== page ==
The Need to Be Vaccinated Against Covid
Frequent commenter Professor of Biochemistry and Molecular Biology, Joel Eissenberg discusses history of vaccinations and the need to be vaccinated.
Why everyone needs to get vaccinated.
Infectious diseases beset all living things, even bacteria. In the past ten thousand years of human history, there have been epidemics and pandemics of plague, smallpox, yellow fever, cholera and other diseases, with millions of deaths. Herd immunity was achieved by natural infection at the cost of many deaths, and was only temporary: when the next generation appeared, it lacked immunity, setting the stage for the next epidemic.
When Europeans arrived in the Americas, they brought infectious disease to which they had herd immunity but the natives lacked (measles, smallpox). This devastated the indigenous people as much or more than war or starvation.
Infectious disease has been around for thousands of years. Our understanding of infectious disease epidemiology is much younger. Most vaccines are less than 100 years old.
Vaccines are a way of bypassing natural infection and risk of death or disability to achieve immunity, and ultimately herd immunity. Polio was a scourge in America in the first half of the 20th century, and few Americans didn’t know someone who had been infected. Joni Mitchell is a polio survivor, as is Mia Farrow. Now, thanks to vaccination, polio is virtually unheard of in the US and nobody has to risk infection to achieve immunity.
With the COVID-19 vaccines, as with other vaccines (measles, mumps, polio), walking around in public without being vaccinated (when you have the choice) is like driving without stopping at red lights and/or ignoring speed limits: you increase your risk of bodily harm and you increase the risk to others by your reckless and selfish behavior. If you fail to get vaccinated, you increase your risk of infection (bodily harm). You also increase the risk to others (transmission during infection, hosting a new and more dangerous variant) by your reckless and selfish behavior.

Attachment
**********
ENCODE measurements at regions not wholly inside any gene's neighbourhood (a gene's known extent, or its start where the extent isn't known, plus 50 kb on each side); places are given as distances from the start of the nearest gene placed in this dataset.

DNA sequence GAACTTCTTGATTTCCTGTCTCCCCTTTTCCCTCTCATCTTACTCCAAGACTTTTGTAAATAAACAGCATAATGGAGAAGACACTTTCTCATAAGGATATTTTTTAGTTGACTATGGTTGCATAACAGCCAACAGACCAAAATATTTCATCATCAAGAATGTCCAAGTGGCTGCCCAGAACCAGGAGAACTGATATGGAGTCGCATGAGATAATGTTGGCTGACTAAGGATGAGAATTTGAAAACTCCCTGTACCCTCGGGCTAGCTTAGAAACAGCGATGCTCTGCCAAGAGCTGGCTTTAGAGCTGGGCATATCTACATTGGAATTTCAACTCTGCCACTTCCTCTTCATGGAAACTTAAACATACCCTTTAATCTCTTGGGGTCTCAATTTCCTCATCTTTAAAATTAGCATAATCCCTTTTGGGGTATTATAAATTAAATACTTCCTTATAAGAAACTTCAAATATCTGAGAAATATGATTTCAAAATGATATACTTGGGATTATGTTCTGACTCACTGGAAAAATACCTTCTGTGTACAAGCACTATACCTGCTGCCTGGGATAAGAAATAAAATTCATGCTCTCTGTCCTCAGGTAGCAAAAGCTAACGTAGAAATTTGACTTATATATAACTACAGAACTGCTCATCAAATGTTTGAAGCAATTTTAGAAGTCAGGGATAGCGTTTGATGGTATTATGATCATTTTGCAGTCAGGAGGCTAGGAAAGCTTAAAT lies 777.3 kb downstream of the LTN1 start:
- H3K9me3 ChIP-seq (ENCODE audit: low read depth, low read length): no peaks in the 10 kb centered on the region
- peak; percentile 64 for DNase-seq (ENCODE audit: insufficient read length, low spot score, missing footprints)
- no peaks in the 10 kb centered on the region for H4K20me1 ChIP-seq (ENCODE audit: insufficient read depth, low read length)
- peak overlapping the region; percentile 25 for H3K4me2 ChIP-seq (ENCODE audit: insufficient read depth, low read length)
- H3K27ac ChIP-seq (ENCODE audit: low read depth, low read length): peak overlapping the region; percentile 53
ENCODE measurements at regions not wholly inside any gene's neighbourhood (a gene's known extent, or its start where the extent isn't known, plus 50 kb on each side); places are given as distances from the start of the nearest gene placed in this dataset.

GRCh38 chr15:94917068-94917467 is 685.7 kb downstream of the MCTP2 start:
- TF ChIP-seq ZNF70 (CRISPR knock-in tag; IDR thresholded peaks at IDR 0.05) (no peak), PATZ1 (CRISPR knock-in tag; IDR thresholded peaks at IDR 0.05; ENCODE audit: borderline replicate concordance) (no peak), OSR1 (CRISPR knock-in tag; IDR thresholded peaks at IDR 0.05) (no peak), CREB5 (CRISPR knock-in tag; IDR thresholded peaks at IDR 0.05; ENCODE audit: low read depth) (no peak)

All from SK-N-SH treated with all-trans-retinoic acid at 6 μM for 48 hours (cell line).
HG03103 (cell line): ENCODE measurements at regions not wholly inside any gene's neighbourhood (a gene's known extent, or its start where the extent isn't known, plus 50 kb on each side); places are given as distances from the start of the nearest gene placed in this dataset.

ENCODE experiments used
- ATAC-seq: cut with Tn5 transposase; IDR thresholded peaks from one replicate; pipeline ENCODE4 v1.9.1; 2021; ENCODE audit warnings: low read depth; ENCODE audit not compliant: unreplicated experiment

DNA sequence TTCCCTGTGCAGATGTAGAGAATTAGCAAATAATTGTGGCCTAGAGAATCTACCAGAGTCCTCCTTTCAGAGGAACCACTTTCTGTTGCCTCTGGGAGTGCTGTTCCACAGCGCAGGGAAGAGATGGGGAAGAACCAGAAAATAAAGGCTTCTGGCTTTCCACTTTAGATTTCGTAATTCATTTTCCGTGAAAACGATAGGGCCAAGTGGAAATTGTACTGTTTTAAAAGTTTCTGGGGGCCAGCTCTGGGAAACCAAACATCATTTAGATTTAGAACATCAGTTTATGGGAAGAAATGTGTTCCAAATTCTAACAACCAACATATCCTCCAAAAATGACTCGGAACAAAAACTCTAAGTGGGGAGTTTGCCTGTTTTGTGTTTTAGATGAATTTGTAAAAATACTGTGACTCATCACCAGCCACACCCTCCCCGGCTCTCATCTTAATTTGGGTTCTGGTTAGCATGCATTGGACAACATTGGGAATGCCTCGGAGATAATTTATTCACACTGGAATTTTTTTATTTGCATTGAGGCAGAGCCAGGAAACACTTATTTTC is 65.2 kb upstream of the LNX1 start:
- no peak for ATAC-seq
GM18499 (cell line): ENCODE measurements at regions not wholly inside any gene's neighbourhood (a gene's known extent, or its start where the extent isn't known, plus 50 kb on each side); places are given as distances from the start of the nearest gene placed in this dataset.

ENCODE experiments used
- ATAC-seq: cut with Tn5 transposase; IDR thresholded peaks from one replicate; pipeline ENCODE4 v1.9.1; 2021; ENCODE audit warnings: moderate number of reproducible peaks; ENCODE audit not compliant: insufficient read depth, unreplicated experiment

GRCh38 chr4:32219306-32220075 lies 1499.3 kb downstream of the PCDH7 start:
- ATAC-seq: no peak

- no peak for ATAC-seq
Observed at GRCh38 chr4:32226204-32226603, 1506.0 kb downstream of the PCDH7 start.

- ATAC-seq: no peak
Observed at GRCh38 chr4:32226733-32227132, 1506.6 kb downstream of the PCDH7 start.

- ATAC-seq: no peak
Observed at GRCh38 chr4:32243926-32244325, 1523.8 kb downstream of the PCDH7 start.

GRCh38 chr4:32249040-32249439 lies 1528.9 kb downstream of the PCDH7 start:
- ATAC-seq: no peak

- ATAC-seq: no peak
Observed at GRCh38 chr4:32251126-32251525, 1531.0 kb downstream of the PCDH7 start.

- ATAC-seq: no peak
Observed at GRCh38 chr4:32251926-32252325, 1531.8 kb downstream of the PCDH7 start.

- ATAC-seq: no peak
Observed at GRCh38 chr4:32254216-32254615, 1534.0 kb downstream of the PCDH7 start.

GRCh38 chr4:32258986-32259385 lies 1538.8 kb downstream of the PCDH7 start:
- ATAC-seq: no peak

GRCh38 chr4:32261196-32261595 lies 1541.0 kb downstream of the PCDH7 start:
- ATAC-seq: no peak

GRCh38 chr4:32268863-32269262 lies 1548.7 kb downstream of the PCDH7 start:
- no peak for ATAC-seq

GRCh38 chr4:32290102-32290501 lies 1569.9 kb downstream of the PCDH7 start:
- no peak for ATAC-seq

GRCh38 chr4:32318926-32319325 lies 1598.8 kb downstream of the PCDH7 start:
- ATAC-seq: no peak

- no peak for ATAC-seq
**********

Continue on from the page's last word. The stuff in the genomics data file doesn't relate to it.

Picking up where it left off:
In a time of pandemic, you do not enjoy the “liberty” of risking the lives of others while practicing your liberty. You have the responsibility to be vaccinated to protect yourself and those around you.
“On February 20, 1905, the Supreme Court in a 7-2 majority, ruled in Jacobson v. Massachusetts: the city of Cambridge, Massachusetts could fine residents who refused to receive smallpox injections.” On this day, the Supreme Court ruled on vaccines and public health
Absolutely! Get the jab.
Good to see you are still around.
Will somebody tell me why Britney Spears cannot just step over state lines to get away from her father? Even if she could not take what she possesses in California with her? Why do California state rulings count elsewhere? I know that state criminal court subpoenas cannot compel presence in court over state lines.
Why doesn’t she just take up residence in another country? Prove she is okay taking care of herself for a while there — then return to have her situation lifted?
Court order maybe? Not sure, she was not high on my list of “Want-To-Know.”
Brittany probably could do so. She is an adult who is being controlled by the court and her father.
We’ve Never Heard Britney Spears Like This, The Atlantic. I read some.
Tangent, but was reading about COVAX not having a lot of vaccines available. Why are low risk people getting vaccines in rich countries when high risk elsewhere are desperate is a common complaint. But another message is that the world is all in it together. If we are all in this together, does it make any difference who gets the next available dose? Is the only really unforgivable action holding large inventory?
Epidemiology and compassion says we’re all in this together. Capitalism says vaccines go to the highest bidder.
Joel, my question is if vaccines make their way efficiently into unvaccinated persons, does it matter if it is a wealthy person or a poor one somehow? Does it matter if it is a person at a perceived lower risk than many others waiting? The above article suggests not getting vaccinated as almost criminal, while the implications of other prominent comments – like from the director of WHO – would be that a 17 year-old in normal good health would be doing the world a favor not taking a vaccine now while it could go to higher risk folks around the world. That’s a real situation. Yes, the one shot at the clinic in Green Bay won’t get flown to Paraguay if the 17 year-old doesn’t show up, but collectively production will get reallocated based on these decisions.
” . . . if vaccines make their way efficiently into unvaccinated persons, does it matter if it is a wealthy person or a poor one somehow?”
There’s no evidence that wealth or poverty affects vaccine response. It matters only that everyone get vaccinated.
“Does it matter if it is a person at a perceived lower risk than many others waiting?”
Yes. The goal of vaccination is to prevent premature death and transmission. People at highest risk of death and/or transmitting to others should be vaccinated first if there’s any choice to be made.
“. . . but collectively production will get reallocated based on these decisions.”
Collectively, production could conceivably get reallocated based on these decisions. It is far from clear to me how often that will actually be the case or whether this is the primary limiting factor for world-wide vaccine allocation.